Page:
Put-in-Bay is a village located on South Bass Island in Put-in-Bay Township, Ottawa County, Ohio, United States. The population was 138 at the 2010 census. The bay played a significant role in the War of 1812 as the location of the squadron of U.S. naval commander Oliver Hazard Perry, who sailed from the port on September 10, 1813 to engage a British squadron just north of the island in the Battle of Lake Erie. The village is a popular summer resort and recreational destination. Ferry and airline services connect the community with Catawba Island, Kelleys Island, Port Clinton, and Sandusky, Ohio.
Put-in-Bay is located 15 miles (24 km) northwest of Sandusky, at 41°39'11 N 82°49'3 W (41.653006, -82.817620).
According to the United States Census Bureau, the village has a total area of 0.63 square miles (1.63 km2), of which 0.45 square miles (1.17 km2) is land and 0.18 square miles (0.47 km2) is water.
History of name
The name "Put-in-Bay" originally only referred to the bay itself. In the latter-1700s, the schooners sailing on Lake Erie, would "put in" to this bay, to wait out bad weather on Lake Erie. (Many of the unfamiliar sailors used the slang phonetic term, puddin' (or pudding) bay, resulting in later local-historians' attempt to attribute various explanations for the term "pudding bay", which, in reality, had no meaning, but was simply a slang phonetic variant of "Put-in-Bay".)
In 1820 and 1830, the island was under the jurisdiction of Huron County, Ohio; but later joined to Ottawa County, Ohio. It was after 1830, when Put-in-Bay Township was finally established. The island was only very sparsely inhabited and there was no actual village here prior to the creation of Put-in-Bay Township. The first known Caucasian resident on the island, was Alexander Ewen, who had about 1000 hogs roaming the island in 1810.
As of the census of 2010, there were 138 people, 70 households, and 43 families residing in the village. The population density was 306.7 inhabitants per square mile (118.4/km2). There were 263 housing units at an average density of 584.4 per square mile (225.6/km2). The racial makeup of the village was 100.0% White.
There were 70 households of which 17.1% had children under the age of 18 living with them, 52.9% were married couples living together, 4.3% had a female householder with no husband present, 4.3% had a male householder with no wife present, and 38.6% were non-families. 32.9% of all households were made up of individuals and 10% had someone living alone who was 65 years of age or older. The average household size was 1.94 and the average family size was 2.44.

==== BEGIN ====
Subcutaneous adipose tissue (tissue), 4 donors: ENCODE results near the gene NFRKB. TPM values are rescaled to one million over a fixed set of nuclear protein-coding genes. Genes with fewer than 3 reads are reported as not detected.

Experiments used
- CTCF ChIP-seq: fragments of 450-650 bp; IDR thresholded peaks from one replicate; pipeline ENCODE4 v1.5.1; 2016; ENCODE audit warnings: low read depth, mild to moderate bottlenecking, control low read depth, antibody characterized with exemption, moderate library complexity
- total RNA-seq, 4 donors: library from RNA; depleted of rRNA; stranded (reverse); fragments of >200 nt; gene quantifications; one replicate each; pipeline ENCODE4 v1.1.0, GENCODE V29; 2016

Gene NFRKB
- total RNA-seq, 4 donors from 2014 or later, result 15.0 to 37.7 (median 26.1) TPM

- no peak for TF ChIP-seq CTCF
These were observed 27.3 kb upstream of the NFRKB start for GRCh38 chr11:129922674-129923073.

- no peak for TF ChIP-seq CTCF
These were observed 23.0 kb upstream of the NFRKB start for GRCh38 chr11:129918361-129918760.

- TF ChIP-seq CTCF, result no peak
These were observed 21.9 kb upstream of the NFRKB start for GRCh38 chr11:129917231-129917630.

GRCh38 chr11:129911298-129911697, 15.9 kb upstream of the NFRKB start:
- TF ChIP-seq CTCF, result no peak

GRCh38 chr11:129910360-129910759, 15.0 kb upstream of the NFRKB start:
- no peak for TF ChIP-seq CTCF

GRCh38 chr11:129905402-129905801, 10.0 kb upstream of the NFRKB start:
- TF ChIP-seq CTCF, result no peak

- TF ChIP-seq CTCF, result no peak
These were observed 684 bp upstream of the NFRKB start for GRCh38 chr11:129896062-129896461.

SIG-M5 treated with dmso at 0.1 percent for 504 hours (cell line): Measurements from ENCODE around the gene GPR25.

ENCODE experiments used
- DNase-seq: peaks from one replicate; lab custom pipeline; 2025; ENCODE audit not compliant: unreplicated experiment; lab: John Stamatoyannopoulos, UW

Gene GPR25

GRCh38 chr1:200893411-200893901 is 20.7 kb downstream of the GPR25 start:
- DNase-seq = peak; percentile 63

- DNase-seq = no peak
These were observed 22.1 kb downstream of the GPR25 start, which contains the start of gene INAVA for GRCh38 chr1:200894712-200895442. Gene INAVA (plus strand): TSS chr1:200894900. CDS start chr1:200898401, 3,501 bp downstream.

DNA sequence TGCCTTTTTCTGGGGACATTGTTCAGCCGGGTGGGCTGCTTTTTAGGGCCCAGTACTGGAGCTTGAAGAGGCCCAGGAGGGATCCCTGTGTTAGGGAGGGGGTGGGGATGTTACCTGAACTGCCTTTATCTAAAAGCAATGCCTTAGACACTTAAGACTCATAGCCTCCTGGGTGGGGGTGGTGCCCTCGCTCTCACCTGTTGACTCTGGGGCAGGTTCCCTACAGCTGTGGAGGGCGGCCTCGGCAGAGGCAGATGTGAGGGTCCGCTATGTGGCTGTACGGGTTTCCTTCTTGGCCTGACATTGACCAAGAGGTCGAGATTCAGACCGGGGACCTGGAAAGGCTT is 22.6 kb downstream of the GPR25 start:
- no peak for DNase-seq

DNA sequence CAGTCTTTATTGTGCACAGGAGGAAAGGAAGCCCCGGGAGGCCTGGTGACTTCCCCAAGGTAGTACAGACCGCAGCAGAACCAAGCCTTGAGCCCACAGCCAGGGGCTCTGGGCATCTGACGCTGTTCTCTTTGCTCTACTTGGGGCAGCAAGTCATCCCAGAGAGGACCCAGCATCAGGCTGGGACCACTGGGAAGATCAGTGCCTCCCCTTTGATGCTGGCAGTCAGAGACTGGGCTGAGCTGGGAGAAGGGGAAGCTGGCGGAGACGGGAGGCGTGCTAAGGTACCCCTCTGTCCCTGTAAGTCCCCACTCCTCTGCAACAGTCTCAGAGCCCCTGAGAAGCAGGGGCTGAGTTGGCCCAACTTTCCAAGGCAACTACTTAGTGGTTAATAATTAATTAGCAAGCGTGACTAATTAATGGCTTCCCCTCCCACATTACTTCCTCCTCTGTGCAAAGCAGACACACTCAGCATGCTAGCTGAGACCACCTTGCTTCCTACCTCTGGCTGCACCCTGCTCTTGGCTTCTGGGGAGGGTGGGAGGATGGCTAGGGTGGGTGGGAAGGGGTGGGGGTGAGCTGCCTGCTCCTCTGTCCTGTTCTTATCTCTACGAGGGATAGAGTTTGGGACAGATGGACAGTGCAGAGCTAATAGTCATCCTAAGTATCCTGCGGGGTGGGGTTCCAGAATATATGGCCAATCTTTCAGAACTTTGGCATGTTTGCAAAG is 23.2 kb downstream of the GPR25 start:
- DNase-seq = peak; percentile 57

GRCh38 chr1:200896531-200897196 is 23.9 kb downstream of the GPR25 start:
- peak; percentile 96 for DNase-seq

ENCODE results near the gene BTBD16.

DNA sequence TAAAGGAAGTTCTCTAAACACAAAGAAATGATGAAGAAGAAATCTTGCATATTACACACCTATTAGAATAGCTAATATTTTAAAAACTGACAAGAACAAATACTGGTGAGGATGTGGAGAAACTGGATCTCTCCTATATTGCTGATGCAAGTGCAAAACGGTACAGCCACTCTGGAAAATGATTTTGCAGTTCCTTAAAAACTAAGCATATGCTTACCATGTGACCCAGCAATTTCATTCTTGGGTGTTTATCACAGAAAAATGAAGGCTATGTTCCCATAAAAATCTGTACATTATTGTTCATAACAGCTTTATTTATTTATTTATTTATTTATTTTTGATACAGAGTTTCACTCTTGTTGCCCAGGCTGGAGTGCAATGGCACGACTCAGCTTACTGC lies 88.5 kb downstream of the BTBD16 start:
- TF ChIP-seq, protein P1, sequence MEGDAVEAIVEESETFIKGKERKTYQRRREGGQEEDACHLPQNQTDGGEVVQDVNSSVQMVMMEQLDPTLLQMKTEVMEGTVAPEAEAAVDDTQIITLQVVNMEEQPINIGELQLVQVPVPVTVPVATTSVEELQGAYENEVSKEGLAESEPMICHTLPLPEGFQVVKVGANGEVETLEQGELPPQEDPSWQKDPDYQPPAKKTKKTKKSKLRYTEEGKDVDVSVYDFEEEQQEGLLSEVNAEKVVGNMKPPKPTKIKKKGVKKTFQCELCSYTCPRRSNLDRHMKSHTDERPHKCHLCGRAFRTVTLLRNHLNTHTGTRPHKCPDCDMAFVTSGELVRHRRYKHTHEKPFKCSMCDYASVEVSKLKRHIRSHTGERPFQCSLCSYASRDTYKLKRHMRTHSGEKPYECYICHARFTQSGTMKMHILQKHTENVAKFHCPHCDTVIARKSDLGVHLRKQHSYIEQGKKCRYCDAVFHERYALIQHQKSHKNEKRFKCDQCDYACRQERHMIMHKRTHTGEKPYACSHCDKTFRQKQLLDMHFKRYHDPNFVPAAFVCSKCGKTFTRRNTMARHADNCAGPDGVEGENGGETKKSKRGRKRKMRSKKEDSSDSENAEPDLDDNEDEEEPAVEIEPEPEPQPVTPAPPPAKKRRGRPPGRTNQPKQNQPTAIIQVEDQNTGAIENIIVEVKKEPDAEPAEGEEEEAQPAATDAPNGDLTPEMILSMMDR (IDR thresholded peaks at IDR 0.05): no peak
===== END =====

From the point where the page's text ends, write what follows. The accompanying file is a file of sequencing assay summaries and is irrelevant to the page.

The median age in the village was 54.7 years. 15.2% of residents were under the age of 18; 2.2% were between the ages of 18 and 24; 15.1% were from 25 to 44; 38.4% were from 45 to 64; and 29% were 65 years of age or older. The gender makeup of the village was 52.9% male and 47.1% female.
The median income for a household in the village was $52,917, and the median income for a family was $80,000. Males had a median income of $47,083 versus $38,750 for females. The per capita income for the village was $35,301. None of the population was below the poverty line.
The village is home to Put-in-Bay High School. Aside from South Bass Island, Put-In-Bay Local School District covers the Lake Erie Islands of Buckeye Island, Gibraltar Island, Green Island, Mouse Island, Rattlesnake Island, and Starve Island, even though most of these islands are uninhabited.
Put-in-Bay Airport offers a single, unlit, paved 2870-foot runway in addition to a helipad.
For most of its history, the island's primary industry has been tourism and continues to be today. The tourist season runs roughly between April and October. The most common methods of transportation to and from the island are via ferry boat, propeller-driven aircraft and private boat.
One of the world's largest hotels, the Hotel Victory, opened its 625 rooms to the public in 1892. The four-story hotel featured a one-thousand-seat dining room. However on August 14, 1919, the giant hotel burned to the ground. Today only parts of the foundations can be seen at the state campground.
Put-in-Bay is the site of Perry's Victory and International Peace Memorial commemorating Commodore Oliver Hazard Perry's September 10, 1813 naval victory over British ships in the War of 1812. Construction of the monument began in 1912 and it opened to the public on June 13, 1915. It is 352 feet (107 m) tall and made up of 78 layers of pink granite, topped with an eleven ton (10 metric ton) bronze urn. Its height makes it the highest open-air observatory operated by the U.S. National Park Service. The remains of six naval officers, three British and three Americans, were interred beneath the floor of the monument's rotunda.
Put-in-Bay has one grocery store, one hardware store, one school - which houses the one lending library branch - one gas station, a post office, one bank and two cemeteries. It has one seasonal franchise restaurant, Subway. There is no cinema. The island does not have a hospital, but does have an Emergency Medical Service that can use a Life Flight helicopter to transport critically ill patients to mainland medical facilities.
In 1952–1959, as well as 1963, the island held road races around a 3-mile (4.8 km) course. In 2011, the Put-in-Bay Road Races Reunion returned to the island. The temporary road course set up at the Put-in-Bay Airport during the 2011 event was a key step in pointing the way to the return of real vintage sports car racing to the island for 2012.
The Boy Scouts of America hold an annual camporee at the base of Perry's Monument.